I submitted an ongoing portrait series I call Phosphene where I explore the experience of contemplation in solitude. I attempt to understand the difficulty of turning oneself inward in reflection in our current world of constant stimulation. I am curious if it is possible to understand all our human multitudes in the vulnerable presence of one another, and think about how to demonstrate the limitations and possibilities found in dark space for introspection. These are intimately sized cyanotypes, toned in yerba mate to give the dark charcoal tone.
What part of image-making do you find the most rewarding?
I love the opportunity to have a dialogue about imagery with other people. I love seeing what others see in the work and learn a lot that way. Lately I’ve enjoyed a slow and isolated process of creating. I’m typically someone who likes to be surrounded by others constantly, but I have a new love for slowing down, making work alone and getting to escape into my thoughts that way.
How do you work through times when nothing seems to work?
If something isn’t working out as planned I’ll usually take a break and switch to another project. I’ll seek out advice through friends and artist peers. Usually having another perspective is an opportunity to learn and move something along.
What tools have you found essential in the making of your work?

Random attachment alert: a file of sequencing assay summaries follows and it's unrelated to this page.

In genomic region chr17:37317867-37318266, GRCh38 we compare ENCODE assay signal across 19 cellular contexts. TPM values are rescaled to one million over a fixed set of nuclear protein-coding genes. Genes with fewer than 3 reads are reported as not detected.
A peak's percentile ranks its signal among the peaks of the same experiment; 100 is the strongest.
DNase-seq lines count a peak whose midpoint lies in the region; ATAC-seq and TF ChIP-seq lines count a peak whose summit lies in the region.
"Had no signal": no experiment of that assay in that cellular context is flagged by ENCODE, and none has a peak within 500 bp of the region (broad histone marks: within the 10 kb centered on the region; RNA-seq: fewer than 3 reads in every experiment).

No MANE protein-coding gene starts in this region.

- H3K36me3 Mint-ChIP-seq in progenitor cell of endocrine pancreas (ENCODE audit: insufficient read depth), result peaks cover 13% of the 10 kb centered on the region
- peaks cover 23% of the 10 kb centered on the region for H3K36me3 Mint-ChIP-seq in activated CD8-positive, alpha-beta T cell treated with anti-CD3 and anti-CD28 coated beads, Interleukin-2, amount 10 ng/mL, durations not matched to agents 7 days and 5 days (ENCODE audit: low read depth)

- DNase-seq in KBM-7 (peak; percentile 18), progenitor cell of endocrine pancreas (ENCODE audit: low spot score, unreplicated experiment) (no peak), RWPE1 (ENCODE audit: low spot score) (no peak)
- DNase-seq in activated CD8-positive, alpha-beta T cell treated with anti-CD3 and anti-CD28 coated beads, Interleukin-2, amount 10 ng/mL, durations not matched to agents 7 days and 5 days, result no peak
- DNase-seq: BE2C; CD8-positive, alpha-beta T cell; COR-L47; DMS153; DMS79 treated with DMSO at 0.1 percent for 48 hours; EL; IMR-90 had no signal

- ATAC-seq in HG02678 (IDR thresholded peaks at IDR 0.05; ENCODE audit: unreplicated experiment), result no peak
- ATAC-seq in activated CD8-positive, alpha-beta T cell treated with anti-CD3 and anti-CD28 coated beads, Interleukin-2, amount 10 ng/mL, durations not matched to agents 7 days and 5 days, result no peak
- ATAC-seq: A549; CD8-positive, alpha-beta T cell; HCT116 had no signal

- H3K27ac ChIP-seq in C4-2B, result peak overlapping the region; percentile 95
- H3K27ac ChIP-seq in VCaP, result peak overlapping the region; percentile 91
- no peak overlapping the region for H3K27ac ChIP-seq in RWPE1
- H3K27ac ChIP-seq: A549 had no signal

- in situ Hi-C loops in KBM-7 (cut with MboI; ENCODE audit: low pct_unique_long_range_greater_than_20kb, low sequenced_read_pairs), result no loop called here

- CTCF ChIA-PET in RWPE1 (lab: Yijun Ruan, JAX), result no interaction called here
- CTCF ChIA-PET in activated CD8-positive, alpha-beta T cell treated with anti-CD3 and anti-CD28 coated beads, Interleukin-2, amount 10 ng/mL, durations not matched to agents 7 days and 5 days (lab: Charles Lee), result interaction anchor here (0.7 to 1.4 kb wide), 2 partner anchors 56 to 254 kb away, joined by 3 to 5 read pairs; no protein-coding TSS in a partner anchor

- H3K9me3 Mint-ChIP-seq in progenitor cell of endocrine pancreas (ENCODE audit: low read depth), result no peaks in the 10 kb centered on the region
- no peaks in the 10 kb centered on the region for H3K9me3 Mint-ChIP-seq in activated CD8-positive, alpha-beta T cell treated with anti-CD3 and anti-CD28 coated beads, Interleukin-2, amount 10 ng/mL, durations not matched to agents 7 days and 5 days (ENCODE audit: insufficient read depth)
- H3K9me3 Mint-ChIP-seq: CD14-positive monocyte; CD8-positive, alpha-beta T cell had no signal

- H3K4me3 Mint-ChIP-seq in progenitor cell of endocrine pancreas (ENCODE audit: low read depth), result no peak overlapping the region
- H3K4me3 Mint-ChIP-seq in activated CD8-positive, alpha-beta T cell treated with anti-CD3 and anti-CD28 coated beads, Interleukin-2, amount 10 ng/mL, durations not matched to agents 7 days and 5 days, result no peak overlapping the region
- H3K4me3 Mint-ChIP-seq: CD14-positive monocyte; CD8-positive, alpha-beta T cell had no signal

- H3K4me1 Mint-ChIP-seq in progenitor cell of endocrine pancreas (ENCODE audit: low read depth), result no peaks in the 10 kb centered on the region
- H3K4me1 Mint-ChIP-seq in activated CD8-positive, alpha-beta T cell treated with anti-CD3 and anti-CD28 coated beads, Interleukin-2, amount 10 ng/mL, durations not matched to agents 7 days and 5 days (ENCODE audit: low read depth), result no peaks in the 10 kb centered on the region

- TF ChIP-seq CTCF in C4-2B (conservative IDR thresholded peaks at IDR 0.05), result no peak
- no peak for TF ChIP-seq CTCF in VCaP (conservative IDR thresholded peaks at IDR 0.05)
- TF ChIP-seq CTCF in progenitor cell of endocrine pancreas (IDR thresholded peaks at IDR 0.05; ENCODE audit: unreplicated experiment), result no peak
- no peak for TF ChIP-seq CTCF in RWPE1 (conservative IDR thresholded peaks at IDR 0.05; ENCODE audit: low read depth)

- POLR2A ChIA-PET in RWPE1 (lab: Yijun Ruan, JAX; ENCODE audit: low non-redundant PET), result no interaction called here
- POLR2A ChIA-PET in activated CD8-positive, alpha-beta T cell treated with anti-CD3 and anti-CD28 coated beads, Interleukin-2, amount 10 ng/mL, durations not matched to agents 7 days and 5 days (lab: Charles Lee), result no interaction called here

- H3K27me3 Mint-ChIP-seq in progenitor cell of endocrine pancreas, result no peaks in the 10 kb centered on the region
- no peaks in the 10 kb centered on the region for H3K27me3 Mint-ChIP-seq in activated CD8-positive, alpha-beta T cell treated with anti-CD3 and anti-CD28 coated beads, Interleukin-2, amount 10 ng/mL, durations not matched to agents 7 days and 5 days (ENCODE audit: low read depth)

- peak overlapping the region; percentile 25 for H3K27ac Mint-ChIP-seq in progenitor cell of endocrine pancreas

Light! One of the reasons I’m in love with photography is how light continues to show us something different all the time. A lot of the work I do is done post-camera, in editing and printing. Whether it’s alt-process cyanotype, or alternative digital printing processes, the materials like my printers, papers and chemistry play a big role in the final result.
Is there something in photography that you would like to try in the future?
I would love to spend some time with a 4×5 camera. I’ve always combined digital and analog processes but I’m sure I could learn a lot from focusing on in-camera shooting. I think it could open up some doors to explore.
How does your art affect the way you see the world?
I think my art shows me that nothing is black and white. Everything is impacted by perspective and what we choose to show or choose to recognize, whether it’s intentional or not. Making images has helped me pay better attention to everything around me and see how everything is in relation to something else.
How has the pandemic influenced your work methods? Or has it?
The pandemic has definitely impacted my art practice. I got laid off at the end of March which forced me to re-examine a lot of things and allowed me more time to focus on my art. Having many options cut off forced me to spend a lot of time alone creating. Having limited funds for materials also allowed me to push the boundaries with what I have available. I started shooting in my home, making little worlds with light and reflections. It felt liberating to know I had all these ideas to work with so close to home.
What’s on the horizon?
I formed a collective with some photographer friends over the last few months and I’m excited to keep developing projects with them and push ourselves further. I’m starting to think about grad school so working on writing and developing the projects I have in the works for a portfolio. I’ll be working for the San Francisco Dept of Elections helping coordinate the upcoming election over the next few months and I’m looking forward to putting energy into that as well!
Thank you Anna. To learn more about the work of Anna Rotty please visit her site at Anna Rotty.